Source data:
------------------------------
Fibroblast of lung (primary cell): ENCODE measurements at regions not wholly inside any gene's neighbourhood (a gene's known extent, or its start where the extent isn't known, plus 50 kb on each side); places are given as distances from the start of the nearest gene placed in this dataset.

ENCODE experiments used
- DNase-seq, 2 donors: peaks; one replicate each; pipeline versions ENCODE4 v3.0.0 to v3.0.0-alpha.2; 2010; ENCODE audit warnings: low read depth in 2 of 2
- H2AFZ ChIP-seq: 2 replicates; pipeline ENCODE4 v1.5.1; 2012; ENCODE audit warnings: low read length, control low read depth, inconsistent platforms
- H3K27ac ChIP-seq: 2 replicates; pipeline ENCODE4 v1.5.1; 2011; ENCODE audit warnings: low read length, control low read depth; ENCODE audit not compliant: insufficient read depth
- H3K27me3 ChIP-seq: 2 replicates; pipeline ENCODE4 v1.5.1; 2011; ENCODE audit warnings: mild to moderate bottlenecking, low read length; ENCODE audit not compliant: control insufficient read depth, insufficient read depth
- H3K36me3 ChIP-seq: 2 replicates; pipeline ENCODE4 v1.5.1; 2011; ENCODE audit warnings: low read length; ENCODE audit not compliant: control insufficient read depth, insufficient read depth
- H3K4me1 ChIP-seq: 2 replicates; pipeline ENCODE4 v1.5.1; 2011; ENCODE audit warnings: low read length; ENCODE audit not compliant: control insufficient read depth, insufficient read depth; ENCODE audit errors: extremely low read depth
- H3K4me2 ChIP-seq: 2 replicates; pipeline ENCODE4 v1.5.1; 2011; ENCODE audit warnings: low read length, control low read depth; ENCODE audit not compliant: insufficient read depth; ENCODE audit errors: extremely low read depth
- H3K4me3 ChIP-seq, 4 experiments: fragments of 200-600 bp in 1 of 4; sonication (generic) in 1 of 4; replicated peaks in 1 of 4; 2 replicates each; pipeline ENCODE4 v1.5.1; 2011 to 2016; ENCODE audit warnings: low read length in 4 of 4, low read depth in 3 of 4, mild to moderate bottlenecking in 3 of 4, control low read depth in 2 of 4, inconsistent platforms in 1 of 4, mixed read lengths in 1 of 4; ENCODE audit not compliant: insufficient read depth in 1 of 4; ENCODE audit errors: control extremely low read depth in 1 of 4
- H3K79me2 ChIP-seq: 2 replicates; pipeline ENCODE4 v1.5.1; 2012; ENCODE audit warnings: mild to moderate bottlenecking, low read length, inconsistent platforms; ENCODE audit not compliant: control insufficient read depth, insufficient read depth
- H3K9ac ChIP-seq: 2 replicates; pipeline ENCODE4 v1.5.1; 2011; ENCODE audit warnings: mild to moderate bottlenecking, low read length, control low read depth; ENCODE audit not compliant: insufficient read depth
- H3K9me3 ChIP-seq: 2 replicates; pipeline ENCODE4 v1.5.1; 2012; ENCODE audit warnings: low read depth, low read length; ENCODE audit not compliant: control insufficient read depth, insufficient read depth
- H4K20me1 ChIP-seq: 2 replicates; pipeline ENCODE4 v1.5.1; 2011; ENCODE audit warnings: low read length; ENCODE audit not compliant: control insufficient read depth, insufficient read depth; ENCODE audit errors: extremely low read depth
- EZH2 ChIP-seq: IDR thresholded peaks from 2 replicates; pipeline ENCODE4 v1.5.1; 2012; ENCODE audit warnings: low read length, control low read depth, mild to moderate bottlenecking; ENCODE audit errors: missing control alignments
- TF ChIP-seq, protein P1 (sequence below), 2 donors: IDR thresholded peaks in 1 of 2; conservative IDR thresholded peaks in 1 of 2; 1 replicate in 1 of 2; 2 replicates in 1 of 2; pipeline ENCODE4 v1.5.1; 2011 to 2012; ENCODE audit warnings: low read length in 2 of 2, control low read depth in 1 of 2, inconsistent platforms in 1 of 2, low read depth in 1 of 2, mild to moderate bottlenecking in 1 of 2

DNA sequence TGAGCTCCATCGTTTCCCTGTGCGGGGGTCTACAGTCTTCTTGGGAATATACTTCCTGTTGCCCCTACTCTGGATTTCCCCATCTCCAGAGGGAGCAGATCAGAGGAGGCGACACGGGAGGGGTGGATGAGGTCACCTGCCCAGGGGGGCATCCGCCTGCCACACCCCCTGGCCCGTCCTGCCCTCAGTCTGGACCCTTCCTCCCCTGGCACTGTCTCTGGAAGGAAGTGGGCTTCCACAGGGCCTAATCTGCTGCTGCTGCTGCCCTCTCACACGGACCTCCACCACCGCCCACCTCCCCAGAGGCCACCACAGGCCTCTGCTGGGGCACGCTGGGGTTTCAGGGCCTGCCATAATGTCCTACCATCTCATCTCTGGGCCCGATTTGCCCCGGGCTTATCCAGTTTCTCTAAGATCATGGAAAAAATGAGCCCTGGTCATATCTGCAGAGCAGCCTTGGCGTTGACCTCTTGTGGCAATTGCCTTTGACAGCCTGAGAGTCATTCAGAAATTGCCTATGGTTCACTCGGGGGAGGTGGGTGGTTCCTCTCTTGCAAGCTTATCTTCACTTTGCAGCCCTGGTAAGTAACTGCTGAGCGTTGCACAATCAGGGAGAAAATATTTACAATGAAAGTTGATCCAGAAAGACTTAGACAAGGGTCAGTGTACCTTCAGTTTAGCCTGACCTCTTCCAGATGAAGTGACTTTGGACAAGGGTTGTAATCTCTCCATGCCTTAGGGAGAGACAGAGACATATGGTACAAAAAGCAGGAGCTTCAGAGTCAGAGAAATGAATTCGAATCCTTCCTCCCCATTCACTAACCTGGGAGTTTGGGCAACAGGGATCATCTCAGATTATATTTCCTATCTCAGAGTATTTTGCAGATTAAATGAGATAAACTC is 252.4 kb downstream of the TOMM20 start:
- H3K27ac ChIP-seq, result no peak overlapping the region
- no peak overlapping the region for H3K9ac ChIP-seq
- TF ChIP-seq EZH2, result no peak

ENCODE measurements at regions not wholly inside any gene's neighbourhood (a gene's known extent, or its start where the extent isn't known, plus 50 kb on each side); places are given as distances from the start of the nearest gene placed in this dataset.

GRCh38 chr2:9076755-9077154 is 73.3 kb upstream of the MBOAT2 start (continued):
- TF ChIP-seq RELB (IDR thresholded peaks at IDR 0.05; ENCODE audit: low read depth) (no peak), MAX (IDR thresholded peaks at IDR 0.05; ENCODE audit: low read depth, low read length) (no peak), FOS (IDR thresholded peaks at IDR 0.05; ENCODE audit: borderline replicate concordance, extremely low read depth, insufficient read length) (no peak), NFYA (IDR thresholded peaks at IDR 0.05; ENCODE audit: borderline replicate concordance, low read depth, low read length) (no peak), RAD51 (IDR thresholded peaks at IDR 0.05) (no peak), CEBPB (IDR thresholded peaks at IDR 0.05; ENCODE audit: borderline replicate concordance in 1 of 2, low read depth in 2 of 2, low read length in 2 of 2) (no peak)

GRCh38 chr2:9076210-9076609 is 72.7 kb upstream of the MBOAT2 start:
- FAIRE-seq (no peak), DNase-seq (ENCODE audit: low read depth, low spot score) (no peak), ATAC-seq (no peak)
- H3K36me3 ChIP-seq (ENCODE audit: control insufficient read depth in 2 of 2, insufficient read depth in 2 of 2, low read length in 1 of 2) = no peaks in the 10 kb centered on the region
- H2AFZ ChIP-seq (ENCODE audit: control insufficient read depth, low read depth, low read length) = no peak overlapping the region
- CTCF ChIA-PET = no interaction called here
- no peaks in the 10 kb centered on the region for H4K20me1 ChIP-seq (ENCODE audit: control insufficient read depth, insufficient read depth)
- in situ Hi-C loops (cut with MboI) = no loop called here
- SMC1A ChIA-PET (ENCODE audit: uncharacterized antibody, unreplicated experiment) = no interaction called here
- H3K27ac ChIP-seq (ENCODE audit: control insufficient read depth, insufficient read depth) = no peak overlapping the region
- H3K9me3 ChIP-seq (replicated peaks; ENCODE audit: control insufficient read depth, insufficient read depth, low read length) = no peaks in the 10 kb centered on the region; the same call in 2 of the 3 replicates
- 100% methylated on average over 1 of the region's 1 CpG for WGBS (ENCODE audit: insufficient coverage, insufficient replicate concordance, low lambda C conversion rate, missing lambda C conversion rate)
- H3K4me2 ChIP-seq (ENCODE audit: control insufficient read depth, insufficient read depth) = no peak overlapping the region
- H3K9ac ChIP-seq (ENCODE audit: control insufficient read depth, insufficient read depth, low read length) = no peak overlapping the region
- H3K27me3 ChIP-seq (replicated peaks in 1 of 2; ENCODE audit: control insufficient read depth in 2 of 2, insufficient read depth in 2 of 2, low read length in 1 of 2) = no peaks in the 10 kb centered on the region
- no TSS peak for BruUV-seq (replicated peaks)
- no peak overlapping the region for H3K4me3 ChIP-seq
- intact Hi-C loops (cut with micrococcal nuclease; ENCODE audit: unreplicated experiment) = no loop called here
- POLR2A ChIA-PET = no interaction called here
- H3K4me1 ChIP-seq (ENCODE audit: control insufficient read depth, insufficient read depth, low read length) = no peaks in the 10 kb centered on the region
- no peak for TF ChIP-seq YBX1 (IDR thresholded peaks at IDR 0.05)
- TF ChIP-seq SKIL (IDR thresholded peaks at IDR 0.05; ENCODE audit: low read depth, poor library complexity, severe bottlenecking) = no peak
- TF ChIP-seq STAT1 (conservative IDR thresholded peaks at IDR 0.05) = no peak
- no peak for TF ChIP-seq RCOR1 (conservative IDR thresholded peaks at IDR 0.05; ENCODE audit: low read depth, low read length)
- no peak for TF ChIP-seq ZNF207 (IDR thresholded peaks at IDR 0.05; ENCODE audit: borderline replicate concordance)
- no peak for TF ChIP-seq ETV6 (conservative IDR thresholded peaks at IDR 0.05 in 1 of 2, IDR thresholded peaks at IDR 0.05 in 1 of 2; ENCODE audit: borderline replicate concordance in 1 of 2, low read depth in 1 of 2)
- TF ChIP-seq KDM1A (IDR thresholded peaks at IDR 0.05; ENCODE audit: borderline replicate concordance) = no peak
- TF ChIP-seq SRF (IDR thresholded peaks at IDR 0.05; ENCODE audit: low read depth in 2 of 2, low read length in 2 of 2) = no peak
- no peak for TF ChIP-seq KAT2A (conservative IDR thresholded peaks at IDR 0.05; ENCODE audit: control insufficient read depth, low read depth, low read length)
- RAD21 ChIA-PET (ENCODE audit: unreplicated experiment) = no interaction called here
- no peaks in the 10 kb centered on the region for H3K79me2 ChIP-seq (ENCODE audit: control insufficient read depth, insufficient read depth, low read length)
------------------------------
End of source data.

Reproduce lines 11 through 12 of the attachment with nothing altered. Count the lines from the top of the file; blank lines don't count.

- H3K79me2 ChIP-seq: 2 replicates; pipeline ENCODE4 v1.5.1; 2012; ENCODE audit warnings: mild to moderate bottlenecking, low read length, inconsistent platforms; ENCODE audit not compliant: control insufficient read depth, insufficient read depth
- H3K9ac ChIP-seq: 2 replicates; pipeline ENCODE4 v1.5.1; 2011; ENCODE audit warnings: mild to moderate bottlenecking, low read length, control low read depth; ENCODE audit not compliant: insufficient read depth